But I'm not attempting this shift for anyone but me. After a decade spent as one of Idaho's pioneering political bloggers and someone who had to soak in an increasingly toxic bath of news and opinion nearly 24/7 for half a dozen years, my soul needs a break. No one needs my immediate reaction to anything, and the subjects I most want to write about this new decade - livable cities, neighborhood renewal, education, the arts, travel, history - are ones that require more reflection and rumination, anyway. I want to spend hours rather than minutes developing my ideas before I share them with the world. I also, generally speaking, want to be paid for most of what I write.

The Two Thousand-Oughts were a decade of intense acceleration. This is just one writer's way of saying "enough." It's time for me to slow down and think and live a more deliberate life, if only for a few hours each day.

1 comment:

Julie Fanselow said...

It's February 11, and I wanted to give people an update on my resolution. Thanks to those who have linked to this column or reposted it on their own sites.

I continue to stay off Facebook in the mornings. It really hasn't been so hard, although it may get more challenging as I have several projects coming up that may benefit from my being on social media throughout the workday. But I'll deal with that later, if I need to! I have found that I am on Facebook as much as ever in the afternoon, but I am a little less likely to get sucked in by it.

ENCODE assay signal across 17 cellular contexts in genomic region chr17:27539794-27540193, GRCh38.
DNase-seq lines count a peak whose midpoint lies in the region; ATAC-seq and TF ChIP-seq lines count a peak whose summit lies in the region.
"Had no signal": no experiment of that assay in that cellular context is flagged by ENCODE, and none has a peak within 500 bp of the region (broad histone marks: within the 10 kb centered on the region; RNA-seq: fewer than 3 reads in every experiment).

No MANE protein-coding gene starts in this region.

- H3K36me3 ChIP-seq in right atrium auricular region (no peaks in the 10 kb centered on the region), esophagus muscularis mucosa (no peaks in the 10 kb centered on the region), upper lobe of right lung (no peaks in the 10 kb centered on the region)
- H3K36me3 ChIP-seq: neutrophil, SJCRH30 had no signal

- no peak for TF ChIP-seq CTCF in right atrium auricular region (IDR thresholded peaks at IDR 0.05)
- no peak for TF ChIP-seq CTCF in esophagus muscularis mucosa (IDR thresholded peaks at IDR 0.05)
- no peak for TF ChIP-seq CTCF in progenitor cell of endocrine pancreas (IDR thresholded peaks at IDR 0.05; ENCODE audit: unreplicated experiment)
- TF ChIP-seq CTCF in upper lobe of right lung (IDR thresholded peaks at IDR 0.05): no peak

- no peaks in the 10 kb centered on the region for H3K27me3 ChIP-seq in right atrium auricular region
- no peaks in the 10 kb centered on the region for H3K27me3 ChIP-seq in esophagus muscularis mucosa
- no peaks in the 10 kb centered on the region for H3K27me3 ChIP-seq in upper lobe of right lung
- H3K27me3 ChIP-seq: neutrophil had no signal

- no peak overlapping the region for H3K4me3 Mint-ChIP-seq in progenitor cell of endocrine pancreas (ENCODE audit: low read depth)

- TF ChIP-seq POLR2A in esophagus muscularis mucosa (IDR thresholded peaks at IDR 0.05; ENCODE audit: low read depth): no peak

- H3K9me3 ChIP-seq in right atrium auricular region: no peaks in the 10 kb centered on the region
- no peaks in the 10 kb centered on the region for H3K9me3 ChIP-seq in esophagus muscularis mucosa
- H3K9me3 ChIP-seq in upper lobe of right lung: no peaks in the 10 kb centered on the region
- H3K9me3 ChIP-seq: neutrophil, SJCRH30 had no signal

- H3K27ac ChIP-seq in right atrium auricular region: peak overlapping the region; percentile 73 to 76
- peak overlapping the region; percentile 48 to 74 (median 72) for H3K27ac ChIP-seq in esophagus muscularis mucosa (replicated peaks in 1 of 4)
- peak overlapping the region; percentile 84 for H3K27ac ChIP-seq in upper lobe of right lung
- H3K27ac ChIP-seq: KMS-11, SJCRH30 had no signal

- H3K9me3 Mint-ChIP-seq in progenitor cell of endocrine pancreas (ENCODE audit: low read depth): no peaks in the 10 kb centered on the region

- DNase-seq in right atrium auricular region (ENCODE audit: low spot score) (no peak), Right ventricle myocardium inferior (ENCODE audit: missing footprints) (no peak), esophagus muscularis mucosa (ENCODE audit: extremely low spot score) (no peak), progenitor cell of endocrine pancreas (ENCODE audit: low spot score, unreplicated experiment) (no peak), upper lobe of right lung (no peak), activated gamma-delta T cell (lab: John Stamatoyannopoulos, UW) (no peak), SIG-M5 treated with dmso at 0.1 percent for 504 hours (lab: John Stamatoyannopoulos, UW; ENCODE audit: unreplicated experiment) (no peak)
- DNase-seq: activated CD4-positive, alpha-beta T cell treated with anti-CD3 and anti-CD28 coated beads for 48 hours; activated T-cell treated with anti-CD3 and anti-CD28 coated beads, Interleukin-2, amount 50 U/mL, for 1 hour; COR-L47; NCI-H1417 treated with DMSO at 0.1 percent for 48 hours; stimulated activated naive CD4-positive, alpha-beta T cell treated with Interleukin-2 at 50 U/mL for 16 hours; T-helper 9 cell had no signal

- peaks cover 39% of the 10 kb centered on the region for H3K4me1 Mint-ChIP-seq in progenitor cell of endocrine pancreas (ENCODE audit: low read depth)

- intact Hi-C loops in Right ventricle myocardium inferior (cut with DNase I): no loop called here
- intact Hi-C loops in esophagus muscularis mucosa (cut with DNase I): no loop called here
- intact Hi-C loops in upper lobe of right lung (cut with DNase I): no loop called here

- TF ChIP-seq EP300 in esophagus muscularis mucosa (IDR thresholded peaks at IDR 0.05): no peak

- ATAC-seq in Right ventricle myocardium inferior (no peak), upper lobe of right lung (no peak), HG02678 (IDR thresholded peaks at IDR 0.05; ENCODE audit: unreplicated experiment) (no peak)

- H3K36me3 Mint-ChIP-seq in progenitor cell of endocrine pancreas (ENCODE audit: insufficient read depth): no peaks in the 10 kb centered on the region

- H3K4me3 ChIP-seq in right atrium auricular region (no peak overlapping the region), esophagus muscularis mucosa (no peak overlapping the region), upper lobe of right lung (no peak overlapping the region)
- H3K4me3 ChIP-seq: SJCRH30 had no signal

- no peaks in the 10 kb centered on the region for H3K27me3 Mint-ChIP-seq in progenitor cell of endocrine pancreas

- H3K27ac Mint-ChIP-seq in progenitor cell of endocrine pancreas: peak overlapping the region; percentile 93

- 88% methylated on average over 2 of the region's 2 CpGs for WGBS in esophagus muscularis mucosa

Meanwhile, I have found that I do need (or want) to check email (but not Facebook messages) in the morning. I just don't want to leave people hanging when business is at stake. However, the difference is now I check my email once early in my workday, and then not again until around noon - not every 20 or 30 minutes as I've done for years.

I also occasionally visit websites in the morning, but only for very defined purposes, and only if it can't wait until afternoon.

Overall, I feel much more in control of my online life and more attuned to my creativity. So this has been a good exercise for me. I welcome your comments on ways that you are working to take control of how you use technology.